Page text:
Engage: What Is a Personal Learning Network?

Michel Singh

Marc-André Lalande offers a straightforward look at the attributes of a personal learning network (PLN) in his video What is a PLN. It distinguishes between a professional learning network and one that is more personally relevant and driven by your own needs and aspirations.

Now take a look at Understanding and Creating Professional Learning Networks .

This video presents three views on the research associated with PLNs, including research by Dr. George Veletsianos, Canada Research Chair at Royal Roads University in Victoria, BC (you can connect with him on twitter as @veletsianos).

(The video below did not have timed transcript available, but Closed Captioning is available by clicking on the YouTube icon and viewing this video in YouTube itself.)

PLNs are personal, or more accurately, personalized. They might be organized around personal or professional learning interests, but they are uniquely yours. For example, you may have a shared interest with someone else in a particular topic, perhaps basket-weaving techniques, but the intersecting zones of your PLNs would be different because your own network is based on connections that you form yourself and conversations that you have with others. You determine who is in your network and how you engage with them.

PLNs are also formed around the goal of learning. They’re made up of nodes, or the people and organizations that you recognize as being important to your learning, and the connections between them. Connections between the nodes in the network are built and strengthened through shared interests, conversations, and other interactions, like posting links to useful articles or offering insights from your own experience.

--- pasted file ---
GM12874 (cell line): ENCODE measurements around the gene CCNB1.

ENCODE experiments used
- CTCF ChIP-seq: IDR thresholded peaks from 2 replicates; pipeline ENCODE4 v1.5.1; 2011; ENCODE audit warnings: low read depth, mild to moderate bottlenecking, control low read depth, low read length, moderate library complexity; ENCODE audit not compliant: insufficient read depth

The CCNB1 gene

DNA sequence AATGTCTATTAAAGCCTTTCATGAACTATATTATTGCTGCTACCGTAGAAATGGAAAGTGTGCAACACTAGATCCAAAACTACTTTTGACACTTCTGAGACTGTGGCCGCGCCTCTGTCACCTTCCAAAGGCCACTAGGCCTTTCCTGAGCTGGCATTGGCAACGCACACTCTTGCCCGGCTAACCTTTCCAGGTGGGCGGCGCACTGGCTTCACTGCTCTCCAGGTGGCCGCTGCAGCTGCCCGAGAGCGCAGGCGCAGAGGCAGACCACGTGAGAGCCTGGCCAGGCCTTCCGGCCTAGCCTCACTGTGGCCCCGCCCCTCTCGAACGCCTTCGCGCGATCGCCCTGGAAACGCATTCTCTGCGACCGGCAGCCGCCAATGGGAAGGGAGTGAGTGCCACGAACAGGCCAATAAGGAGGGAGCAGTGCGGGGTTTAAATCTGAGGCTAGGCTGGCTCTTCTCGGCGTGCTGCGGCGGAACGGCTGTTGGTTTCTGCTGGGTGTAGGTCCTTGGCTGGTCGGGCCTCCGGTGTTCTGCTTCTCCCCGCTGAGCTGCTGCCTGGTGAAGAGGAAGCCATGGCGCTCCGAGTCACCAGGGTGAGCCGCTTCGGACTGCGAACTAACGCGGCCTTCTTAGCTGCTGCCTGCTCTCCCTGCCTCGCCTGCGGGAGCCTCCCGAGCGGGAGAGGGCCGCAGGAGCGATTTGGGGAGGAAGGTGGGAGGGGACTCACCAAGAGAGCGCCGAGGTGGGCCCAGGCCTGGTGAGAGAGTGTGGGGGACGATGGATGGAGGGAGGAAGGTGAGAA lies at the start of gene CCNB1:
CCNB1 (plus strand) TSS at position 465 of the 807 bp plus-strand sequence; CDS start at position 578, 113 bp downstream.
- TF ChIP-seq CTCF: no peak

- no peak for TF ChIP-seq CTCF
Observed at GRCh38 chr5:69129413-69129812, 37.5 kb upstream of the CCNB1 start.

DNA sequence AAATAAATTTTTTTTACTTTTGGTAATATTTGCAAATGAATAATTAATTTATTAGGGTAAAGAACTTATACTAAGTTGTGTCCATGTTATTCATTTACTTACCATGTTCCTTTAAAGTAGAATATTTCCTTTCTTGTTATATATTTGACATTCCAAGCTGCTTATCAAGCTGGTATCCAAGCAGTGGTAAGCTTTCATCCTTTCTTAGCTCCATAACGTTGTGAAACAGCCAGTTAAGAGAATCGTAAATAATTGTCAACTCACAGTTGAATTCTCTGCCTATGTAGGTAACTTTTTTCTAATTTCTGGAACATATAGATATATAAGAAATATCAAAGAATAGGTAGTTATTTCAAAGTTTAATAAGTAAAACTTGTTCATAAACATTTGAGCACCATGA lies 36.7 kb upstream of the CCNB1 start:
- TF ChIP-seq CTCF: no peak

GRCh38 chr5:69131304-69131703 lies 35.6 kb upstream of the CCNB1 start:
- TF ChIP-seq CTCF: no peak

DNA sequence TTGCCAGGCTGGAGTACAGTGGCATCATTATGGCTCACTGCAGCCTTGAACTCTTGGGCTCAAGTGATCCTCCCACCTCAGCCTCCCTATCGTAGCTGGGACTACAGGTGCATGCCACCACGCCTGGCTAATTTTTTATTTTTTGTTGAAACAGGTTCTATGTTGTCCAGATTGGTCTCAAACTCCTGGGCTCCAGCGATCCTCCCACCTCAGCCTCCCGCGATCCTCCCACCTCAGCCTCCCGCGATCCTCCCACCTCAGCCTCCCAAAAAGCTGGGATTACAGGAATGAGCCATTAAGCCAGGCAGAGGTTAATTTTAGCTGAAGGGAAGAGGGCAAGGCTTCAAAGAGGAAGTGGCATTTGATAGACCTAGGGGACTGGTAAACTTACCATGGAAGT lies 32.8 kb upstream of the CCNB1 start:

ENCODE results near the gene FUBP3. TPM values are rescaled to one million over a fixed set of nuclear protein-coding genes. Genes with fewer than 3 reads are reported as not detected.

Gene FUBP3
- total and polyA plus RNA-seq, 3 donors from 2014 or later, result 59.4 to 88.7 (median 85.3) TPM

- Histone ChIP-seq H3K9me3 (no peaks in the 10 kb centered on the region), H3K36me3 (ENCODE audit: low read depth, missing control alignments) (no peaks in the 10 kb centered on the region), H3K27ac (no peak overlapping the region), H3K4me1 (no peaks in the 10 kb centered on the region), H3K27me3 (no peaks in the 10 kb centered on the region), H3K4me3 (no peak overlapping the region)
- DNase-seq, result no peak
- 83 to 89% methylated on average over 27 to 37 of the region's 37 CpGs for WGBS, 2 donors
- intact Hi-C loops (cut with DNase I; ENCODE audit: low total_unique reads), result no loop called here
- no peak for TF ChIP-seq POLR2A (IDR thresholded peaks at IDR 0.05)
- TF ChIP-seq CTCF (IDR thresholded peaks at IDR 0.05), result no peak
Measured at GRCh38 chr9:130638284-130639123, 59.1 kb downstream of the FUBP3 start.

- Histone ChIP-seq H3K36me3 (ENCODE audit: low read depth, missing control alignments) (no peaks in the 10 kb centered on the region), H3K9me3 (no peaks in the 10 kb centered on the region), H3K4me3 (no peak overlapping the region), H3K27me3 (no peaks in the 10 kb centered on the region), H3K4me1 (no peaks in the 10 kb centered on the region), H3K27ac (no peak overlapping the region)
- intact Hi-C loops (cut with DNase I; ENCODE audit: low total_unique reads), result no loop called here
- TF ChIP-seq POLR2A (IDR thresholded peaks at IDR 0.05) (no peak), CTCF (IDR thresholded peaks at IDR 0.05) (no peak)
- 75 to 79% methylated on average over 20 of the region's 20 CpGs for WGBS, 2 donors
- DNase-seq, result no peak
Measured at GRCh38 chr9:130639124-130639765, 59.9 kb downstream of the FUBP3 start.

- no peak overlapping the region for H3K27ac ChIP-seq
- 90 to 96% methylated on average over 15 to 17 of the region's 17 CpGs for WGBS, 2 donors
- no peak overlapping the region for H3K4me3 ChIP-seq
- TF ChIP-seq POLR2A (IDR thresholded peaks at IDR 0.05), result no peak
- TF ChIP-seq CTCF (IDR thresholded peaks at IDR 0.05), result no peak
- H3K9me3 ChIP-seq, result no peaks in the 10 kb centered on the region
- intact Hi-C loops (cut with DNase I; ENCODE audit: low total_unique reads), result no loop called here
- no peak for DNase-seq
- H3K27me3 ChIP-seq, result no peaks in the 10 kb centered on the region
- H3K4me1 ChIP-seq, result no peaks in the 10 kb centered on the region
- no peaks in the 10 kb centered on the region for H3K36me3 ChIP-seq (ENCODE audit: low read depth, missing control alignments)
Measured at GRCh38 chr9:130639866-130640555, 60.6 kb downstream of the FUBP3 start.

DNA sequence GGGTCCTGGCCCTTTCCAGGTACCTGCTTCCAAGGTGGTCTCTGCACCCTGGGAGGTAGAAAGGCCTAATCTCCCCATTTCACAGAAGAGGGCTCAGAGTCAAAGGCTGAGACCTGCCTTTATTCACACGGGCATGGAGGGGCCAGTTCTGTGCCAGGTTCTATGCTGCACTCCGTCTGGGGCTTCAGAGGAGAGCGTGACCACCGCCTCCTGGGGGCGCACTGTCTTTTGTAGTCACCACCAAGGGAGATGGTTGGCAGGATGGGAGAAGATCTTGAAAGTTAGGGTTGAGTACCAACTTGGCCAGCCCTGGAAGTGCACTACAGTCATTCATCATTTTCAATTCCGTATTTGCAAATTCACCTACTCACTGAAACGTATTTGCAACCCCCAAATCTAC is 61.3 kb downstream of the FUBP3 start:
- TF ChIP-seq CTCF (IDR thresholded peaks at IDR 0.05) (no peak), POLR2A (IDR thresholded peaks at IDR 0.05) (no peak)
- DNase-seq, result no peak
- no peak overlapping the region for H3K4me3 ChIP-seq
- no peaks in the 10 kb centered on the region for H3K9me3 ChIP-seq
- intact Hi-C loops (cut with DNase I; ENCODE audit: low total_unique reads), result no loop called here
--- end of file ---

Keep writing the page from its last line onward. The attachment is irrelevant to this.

You might communicate with your learning network through the same tools you use for primarily social purposes, but PLNs are, at their core, meant to promote your own growth, development, and understanding in an area that is meaningful to you.

Personal learning networks do highlight the social nature of learning, though, revealing that the ways you interact with your network might blur the boundary between your social identity and your identity in academic or professional spheres.


The idea of a PLN, as presented here, emerges from the theory of connectivism. The foundational concept of connectivism is that your network provides the context for your learning, not necessarily the content. It’s a teaching approach that recognizes the agency of learners in determining the direction of their own learning, but at the same time emphasizes that learning is not a solitary or individualistic pursuit, and that we learn as part of a community.

PLNs with a connectivist context exemplify the thesis that learning is a social and collaborative activity. It is the process of your own learning through discussions and other kinds of interactions with community that creates strength in your PLN.

Unique to connectivism—and the formulation of PLNs within it—is that it speaks specifically, inseparably about how these connections between learners take place in a digital space, and how they are fundamentally transformed by interactions with and through digital technologies.

Watch the video Overview of Connectivism with Dr. George Siemens, who is the Canadian higher education teacher and researcher who coined the term “connectivism” (you can connect with him on twitter as @gsiemens).

The short YouTube video presents an overview of connectivism and the insights that Siemens pursued in his research by reflecting on his own learning and how it was influenced and affected through the affordances of digital technologies and networks.

Your work in this module will replicate some of the pathways Siemens explored.


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